|Directed by||Robert Redford|
|Screenplay by||Paul Attanasio|
|Based on||Remembering America|
by Richard Goodwin
|Produced by||Robert Redford|
|Edited by||Stu Linder|
|Music by||Mark Isham|
|Distributed by||Buena Vista Pictures Distribution|
|Box office||$52.2 million|
Quiz Show is a 1994 American historical mystery-drama film directed and produced by Robert Redford. Dramatizing the Twenty-One quiz show scandals of the 1950s, the screenplay by Paul Attanasio adapts the memoirs of Richard N. Goodwin, a U.S. Congressional lawyer who investigated the accusations of game-fixing by show producers. The film chronicles the rise and fall of popular contestant Charles Van Doren after the fixed loss of Herb Stempel and Goodwin's subsequent probe.
The film stars John Turturro as Stempel, Rob Morrow as Goodwin, and Ralph Fiennes as Charles Van Doren. Paul Scofield, David Paymer, Hank Azaria, Martin Scorsese, Mira Sorvino, and Christopher McDonald play supporting roles. The real Goodwin and Stempel served as technical advisors to the production.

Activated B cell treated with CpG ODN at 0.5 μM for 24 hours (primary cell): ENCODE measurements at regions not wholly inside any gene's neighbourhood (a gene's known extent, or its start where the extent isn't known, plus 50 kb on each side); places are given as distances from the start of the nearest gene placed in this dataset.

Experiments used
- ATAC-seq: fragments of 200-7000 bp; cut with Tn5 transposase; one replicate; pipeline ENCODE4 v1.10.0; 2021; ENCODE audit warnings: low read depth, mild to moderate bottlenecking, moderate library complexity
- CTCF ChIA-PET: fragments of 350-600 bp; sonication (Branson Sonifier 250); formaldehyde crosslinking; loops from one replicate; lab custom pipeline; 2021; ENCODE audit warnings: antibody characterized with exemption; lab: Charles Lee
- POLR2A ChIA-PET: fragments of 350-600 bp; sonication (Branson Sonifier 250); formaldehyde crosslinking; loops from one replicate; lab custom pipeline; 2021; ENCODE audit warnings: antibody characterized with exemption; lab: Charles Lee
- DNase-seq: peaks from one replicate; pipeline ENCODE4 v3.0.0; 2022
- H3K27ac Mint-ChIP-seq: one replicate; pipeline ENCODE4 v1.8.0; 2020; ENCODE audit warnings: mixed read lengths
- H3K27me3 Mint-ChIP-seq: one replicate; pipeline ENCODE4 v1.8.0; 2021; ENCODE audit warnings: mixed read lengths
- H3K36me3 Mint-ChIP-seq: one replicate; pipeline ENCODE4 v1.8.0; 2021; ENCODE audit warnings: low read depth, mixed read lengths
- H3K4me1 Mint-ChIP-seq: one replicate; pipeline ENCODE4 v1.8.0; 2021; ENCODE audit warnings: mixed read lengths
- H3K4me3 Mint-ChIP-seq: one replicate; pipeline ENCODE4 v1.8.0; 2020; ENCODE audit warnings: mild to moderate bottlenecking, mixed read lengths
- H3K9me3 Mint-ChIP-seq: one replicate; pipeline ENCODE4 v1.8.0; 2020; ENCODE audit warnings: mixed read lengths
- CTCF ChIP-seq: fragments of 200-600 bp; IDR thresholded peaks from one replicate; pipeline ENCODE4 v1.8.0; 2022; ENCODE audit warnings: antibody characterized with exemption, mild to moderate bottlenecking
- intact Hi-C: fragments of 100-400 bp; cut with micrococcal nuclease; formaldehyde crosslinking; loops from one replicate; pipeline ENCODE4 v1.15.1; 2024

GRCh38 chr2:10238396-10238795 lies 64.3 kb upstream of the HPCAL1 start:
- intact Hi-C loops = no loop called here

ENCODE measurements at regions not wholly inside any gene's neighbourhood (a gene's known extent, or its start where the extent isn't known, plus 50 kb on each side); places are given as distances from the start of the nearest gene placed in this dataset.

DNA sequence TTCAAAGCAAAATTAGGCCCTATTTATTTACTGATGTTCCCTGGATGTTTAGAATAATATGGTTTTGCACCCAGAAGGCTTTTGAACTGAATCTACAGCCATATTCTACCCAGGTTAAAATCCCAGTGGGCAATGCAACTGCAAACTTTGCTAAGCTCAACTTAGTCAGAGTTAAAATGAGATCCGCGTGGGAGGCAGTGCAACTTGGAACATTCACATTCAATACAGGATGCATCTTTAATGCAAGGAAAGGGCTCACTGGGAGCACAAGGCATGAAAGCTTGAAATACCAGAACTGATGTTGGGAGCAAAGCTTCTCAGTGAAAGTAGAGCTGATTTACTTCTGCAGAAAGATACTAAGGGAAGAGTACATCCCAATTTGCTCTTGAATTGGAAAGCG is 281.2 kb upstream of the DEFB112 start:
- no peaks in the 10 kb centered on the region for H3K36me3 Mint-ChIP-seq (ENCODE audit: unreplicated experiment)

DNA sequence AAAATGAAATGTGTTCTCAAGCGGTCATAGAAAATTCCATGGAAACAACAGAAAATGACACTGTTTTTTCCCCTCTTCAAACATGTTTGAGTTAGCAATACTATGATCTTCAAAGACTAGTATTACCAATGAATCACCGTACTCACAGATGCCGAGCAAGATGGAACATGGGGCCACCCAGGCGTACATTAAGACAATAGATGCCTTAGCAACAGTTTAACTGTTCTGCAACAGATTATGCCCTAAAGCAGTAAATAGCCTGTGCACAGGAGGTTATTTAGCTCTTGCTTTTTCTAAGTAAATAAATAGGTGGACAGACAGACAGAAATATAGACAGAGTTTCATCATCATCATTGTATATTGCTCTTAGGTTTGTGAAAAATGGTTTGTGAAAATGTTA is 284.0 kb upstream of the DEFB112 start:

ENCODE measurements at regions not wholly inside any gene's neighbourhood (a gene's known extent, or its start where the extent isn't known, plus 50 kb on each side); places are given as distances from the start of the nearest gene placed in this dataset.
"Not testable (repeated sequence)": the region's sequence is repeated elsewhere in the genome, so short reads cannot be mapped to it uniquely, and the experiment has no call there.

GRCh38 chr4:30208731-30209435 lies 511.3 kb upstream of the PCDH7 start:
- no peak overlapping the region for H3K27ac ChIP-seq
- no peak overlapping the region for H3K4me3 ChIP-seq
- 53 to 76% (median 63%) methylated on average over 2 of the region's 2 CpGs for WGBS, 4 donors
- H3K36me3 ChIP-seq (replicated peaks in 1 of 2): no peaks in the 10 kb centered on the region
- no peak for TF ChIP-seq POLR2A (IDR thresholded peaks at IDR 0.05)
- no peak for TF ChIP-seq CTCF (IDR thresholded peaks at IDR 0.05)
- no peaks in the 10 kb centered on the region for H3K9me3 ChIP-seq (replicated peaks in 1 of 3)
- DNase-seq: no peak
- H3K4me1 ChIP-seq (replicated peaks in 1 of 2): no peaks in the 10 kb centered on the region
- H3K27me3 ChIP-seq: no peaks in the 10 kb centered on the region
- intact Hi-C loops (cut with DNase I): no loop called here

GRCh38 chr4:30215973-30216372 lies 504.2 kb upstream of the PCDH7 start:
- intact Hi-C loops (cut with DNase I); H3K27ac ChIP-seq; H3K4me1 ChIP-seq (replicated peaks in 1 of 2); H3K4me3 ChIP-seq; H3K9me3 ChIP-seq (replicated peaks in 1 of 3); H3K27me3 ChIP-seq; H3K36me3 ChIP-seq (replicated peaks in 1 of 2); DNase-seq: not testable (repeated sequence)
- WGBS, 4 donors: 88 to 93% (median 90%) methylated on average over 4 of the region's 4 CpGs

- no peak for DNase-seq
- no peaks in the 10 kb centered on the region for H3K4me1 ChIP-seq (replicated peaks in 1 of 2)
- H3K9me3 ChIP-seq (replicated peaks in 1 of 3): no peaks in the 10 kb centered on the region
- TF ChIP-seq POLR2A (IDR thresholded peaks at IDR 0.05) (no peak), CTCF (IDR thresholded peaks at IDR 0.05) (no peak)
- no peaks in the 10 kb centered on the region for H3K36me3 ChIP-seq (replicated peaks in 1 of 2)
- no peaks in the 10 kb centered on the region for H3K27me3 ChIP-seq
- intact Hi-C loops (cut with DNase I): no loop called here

The film received generally positive reviews and was nominated for several awards, including a Best Picture Oscar nomination and several Golden Globe Awards, but was a financial disappointment, grossing $52.2 million against a $31 million budget.
In 1958, the questions and answers to be used for the latest broadcast of NBC's popular quiz show Twenty-One are transported from a secure bank vault to the studio. The evening's main attraction is Queens resident Herb Stempel, the reigning champion, who correctly answers every single question he is asked. Eventually, both the network and the program's corporate sponsor, the supplementary tonic Geritol, begin to fear that Stempel's approval ratings are beginning to level out, and decide that the show would benefit from new talent.
Producers Dan Enright and Albert Freedman are surprised when Columbia University instructor Charles Van Doren, son of a prominent literary family, visits their office to audition for a different, less difficult show by the same producers, Tic-Tac-Dough. Realizing that they have found an ideal challenger for Stempel, they offer to ask the same questions during the show which Van Doren correctly answered during his audition. He refuses, but when he nears a game-winning 21 points on the show, he is asked one of the questions from his audition. After a moment of moral indecision, he gives the correct answer. Stempel deliberately misses an easy question and loses, having been promised a future in television if he does so.